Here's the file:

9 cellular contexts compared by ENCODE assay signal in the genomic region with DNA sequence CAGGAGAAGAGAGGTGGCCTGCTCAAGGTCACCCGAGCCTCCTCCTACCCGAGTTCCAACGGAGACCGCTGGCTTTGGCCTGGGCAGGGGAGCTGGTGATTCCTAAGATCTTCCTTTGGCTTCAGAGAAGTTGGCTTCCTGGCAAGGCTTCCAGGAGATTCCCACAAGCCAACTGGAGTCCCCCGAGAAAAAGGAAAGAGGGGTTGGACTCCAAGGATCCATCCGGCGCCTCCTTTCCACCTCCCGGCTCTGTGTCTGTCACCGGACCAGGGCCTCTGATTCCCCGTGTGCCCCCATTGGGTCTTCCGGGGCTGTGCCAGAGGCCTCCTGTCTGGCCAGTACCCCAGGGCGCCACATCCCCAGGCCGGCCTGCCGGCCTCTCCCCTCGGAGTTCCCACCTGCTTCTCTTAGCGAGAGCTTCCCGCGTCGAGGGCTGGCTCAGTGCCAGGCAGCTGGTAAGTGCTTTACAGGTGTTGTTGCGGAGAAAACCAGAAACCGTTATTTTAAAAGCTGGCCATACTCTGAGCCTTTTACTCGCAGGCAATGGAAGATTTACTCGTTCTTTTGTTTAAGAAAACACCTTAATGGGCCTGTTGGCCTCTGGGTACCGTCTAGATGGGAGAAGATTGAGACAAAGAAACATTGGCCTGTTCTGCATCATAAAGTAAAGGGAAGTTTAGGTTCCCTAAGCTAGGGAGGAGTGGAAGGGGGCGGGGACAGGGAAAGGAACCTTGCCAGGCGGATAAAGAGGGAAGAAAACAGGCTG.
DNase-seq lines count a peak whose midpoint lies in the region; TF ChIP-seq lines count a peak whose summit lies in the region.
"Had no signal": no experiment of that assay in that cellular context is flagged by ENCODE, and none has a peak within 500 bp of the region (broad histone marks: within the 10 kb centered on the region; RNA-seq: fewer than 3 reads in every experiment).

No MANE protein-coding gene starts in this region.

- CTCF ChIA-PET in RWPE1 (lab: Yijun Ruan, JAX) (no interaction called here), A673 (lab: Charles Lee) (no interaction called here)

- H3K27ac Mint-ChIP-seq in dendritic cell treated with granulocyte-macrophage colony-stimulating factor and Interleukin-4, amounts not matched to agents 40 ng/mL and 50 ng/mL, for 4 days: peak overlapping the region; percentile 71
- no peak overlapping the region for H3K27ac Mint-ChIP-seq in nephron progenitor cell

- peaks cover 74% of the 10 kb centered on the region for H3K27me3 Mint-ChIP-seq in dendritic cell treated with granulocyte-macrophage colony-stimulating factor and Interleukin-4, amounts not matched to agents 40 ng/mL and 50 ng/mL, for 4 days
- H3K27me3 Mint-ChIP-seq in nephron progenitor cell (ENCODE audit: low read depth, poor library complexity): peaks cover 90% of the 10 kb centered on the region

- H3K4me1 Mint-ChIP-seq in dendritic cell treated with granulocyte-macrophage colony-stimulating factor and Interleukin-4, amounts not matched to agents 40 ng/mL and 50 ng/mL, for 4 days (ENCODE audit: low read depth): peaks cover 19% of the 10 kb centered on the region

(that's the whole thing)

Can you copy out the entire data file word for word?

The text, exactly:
9 cellular contexts compared by ENCODE assay signal in the genomic region with DNA sequence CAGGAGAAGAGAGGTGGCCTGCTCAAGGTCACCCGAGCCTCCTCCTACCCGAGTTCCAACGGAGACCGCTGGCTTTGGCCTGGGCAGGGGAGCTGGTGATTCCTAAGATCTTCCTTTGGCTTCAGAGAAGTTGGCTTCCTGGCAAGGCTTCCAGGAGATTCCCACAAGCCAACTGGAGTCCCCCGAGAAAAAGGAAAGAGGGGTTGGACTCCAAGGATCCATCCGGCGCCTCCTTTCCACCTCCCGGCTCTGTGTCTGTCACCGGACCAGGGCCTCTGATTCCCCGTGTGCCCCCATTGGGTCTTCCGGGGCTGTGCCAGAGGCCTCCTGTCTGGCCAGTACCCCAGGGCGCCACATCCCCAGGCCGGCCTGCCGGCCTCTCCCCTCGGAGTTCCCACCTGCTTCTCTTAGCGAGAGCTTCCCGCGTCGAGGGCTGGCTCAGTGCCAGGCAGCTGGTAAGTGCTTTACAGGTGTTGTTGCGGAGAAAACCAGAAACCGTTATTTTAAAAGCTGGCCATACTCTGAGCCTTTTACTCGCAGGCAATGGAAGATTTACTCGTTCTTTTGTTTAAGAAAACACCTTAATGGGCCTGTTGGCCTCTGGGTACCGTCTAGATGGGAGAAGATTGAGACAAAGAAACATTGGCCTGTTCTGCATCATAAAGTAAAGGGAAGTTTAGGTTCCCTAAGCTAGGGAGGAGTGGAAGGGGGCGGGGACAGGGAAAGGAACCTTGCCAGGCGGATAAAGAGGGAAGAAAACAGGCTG.
DNase-seq lines count a peak whose midpoint lies in the region; TF ChIP-seq lines count a peak whose summit lies in the region.
"Had no signal": no experiment of that assay in that cellular context is flagged by ENCODE, and none has a peak within 500 bp of the region (broad histone marks: within the 10 kb centered on the region; RNA-seq: fewer than 3 reads in every experiment).

No MANE protein-coding gene starts in this region.

- CTCF ChIA-PET in RWPE1 (lab: Yijun Ruan, JAX) (no interaction called here), A673 (lab: Charles Lee) (no interaction called here)

- H3K27ac Mint-ChIP-seq in dendritic cell treated with granulocyte-macrophage colony-stimulating factor and Interleukin-4, amounts not matched to agents 40 ng/mL and 50 ng/mL, for 4 days: peak overlapping the region; percentile 71
- no peak overlapping the region for H3K27ac Mint-ChIP-seq in nephron progenitor cell

- peaks cover 74% of the 10 kb centered on the region for H3K27me3 Mint-ChIP-seq in dendritic cell treated with granulocyte-macrophage colony-stimulating factor and Interleukin-4, amounts not matched to agents 40 ng/mL and 50 ng/mL, for 4 days
- H3K27me3 Mint-ChIP-seq in nephron progenitor cell (ENCODE audit: low read depth, poor library complexity): peaks cover 90% of the 10 kb centered on the region

- H3K4me1 Mint-ChIP-seq in dendritic cell treated with granulocyte-macrophage colony-stimulating factor and Interleukin-4, amounts not matched to agents 40 ng/mL and 50 ng/mL, for 4 days (ENCODE audit: low read depth): peaks cover 19% of the 10 kb centered on the region